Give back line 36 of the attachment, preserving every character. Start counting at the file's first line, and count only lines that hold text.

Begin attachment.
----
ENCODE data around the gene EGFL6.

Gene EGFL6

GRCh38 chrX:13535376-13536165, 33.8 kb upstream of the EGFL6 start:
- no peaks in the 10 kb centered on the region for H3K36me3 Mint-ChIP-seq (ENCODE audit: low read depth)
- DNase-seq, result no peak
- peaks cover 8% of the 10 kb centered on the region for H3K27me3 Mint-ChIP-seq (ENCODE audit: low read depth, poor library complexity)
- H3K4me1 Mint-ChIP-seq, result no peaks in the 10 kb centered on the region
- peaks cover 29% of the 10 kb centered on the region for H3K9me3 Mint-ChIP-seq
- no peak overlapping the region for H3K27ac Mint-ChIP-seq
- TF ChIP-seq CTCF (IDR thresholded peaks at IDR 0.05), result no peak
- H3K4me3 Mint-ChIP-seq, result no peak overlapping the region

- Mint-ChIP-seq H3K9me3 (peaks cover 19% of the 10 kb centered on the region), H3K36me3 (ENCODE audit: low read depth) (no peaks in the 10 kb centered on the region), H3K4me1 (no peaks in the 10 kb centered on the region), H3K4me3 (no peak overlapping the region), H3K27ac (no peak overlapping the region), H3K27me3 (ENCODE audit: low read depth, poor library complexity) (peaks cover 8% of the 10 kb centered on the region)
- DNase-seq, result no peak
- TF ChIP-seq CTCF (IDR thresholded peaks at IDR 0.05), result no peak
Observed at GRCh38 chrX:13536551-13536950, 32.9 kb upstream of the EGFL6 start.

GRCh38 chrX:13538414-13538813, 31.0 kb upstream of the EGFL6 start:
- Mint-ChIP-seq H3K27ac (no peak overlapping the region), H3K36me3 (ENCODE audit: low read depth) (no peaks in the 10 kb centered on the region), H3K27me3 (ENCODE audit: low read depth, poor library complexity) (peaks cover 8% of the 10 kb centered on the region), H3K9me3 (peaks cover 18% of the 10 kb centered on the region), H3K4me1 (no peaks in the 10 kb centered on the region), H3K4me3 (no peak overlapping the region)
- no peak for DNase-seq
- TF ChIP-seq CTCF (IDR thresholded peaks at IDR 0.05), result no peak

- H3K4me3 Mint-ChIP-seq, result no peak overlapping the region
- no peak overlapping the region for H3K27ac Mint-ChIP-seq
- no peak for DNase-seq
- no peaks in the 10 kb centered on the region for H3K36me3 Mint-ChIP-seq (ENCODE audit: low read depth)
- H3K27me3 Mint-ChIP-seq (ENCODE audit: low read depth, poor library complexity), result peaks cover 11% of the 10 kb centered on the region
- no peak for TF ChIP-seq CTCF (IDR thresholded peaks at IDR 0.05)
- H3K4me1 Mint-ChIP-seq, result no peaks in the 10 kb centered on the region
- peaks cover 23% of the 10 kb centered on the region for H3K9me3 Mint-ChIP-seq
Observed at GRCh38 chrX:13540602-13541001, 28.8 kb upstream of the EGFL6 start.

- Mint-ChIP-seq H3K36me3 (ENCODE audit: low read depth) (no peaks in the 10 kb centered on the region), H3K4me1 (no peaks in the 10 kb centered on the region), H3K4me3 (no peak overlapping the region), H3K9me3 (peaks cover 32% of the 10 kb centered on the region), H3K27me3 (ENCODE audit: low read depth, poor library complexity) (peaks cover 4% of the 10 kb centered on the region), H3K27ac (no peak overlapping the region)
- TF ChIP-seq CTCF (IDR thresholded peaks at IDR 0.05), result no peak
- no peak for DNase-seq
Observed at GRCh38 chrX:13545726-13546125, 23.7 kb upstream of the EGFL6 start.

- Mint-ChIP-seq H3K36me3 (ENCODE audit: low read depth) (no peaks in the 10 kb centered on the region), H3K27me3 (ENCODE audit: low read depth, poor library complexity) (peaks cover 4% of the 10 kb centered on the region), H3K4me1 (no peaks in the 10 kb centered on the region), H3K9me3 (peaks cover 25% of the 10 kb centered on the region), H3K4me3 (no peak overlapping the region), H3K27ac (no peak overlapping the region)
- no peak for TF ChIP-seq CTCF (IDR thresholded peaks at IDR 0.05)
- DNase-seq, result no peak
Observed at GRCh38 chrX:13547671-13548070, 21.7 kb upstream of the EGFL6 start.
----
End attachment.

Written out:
Observed at GRCh38 chrX:13547671-13548070, 21.7 kb upstream of the EGFL6 start.